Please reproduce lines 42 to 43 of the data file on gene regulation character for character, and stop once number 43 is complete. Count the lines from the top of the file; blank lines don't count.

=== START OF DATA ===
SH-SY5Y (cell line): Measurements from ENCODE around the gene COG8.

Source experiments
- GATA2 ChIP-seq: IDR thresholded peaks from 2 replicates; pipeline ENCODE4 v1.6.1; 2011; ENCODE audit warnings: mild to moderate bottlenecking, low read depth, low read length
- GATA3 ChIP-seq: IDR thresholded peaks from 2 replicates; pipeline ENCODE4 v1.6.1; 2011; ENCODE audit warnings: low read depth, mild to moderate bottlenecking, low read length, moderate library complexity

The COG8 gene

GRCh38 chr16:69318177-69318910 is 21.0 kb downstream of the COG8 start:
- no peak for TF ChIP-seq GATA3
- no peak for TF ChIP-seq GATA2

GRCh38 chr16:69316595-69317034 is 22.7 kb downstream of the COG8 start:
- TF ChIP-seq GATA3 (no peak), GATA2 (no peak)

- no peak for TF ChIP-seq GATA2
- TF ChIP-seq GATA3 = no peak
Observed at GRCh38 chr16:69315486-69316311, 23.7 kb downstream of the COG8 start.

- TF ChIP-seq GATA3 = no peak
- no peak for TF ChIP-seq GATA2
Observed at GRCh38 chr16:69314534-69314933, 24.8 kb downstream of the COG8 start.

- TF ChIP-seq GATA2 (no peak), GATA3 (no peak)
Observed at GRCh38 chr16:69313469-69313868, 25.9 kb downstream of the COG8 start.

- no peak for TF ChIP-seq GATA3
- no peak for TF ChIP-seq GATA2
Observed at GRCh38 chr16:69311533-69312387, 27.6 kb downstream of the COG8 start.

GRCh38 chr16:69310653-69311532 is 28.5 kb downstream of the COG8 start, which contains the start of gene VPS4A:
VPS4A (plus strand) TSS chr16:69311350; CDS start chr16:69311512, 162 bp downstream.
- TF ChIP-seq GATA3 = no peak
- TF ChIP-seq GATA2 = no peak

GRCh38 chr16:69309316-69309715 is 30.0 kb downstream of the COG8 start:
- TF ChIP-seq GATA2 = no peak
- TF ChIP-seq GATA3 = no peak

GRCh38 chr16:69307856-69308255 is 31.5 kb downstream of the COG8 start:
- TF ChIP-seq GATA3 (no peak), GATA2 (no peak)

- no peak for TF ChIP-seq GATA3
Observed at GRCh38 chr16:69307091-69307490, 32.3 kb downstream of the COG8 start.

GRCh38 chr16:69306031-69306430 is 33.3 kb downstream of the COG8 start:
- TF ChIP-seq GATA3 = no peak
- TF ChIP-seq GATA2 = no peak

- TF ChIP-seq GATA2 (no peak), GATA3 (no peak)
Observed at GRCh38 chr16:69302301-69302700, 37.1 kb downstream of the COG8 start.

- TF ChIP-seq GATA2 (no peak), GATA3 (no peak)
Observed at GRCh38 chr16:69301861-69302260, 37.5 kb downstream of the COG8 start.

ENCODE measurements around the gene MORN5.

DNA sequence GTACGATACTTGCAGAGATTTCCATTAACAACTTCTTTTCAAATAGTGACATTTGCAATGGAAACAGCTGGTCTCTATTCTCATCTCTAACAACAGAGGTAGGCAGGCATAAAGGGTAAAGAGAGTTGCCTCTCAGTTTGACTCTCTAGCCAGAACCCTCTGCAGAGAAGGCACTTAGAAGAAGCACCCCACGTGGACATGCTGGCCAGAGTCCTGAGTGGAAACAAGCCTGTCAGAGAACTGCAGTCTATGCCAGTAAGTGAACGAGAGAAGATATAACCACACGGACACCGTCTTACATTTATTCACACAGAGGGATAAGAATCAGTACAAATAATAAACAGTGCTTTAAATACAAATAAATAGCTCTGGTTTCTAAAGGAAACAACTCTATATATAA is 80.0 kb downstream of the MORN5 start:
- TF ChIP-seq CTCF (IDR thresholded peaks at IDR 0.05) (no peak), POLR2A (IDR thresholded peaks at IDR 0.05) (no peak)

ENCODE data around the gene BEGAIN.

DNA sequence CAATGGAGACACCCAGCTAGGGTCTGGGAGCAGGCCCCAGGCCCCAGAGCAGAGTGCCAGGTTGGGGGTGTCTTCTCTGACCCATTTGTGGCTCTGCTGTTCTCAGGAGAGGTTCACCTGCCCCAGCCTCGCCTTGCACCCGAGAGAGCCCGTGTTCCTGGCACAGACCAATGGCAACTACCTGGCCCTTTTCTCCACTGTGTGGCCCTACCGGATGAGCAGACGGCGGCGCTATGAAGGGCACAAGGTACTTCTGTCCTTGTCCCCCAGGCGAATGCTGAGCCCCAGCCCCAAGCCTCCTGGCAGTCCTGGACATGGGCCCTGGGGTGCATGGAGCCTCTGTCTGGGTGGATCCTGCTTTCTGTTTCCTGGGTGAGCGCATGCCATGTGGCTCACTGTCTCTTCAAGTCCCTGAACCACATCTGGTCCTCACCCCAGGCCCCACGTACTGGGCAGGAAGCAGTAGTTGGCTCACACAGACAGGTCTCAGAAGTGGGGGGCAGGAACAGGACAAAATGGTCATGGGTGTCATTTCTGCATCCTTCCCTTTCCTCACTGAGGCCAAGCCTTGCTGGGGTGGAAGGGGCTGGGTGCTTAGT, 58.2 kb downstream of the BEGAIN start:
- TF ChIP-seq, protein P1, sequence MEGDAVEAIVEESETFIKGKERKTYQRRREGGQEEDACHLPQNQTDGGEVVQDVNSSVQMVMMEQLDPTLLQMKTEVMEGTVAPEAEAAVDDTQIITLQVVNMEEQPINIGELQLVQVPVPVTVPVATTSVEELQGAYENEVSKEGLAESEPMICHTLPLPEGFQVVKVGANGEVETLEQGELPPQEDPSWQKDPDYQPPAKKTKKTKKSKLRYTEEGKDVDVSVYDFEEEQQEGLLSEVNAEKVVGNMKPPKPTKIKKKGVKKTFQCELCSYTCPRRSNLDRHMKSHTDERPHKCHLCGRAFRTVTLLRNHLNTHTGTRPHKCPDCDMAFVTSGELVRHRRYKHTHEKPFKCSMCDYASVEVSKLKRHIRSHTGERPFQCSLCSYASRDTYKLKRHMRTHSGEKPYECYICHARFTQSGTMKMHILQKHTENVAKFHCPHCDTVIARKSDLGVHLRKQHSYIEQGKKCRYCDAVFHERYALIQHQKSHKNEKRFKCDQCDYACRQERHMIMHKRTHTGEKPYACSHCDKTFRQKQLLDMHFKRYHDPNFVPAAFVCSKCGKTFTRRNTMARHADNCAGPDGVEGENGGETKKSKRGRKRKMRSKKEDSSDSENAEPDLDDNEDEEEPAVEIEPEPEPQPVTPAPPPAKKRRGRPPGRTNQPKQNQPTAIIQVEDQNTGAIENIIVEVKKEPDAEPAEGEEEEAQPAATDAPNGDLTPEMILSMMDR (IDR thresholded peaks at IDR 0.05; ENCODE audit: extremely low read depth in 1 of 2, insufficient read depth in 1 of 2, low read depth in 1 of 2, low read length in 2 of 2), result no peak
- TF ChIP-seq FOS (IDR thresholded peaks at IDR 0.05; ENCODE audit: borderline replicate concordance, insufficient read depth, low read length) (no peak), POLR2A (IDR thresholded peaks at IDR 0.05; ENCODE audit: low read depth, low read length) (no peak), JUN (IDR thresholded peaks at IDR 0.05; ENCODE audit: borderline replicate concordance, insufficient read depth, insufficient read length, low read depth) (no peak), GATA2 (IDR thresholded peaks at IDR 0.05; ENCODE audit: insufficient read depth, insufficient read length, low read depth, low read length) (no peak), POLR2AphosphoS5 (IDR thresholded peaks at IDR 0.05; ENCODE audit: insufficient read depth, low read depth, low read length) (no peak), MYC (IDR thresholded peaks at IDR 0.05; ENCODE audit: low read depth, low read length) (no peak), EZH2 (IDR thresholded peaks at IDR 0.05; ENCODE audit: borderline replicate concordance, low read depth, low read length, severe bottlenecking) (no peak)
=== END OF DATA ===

- TF ChIP-seq CTCF (IDR thresholded peaks at IDR 0.05) (no peak), POLR2A (IDR thresholded peaks at IDR 0.05) (no peak)

ENCODE data around the gene BEGAIN.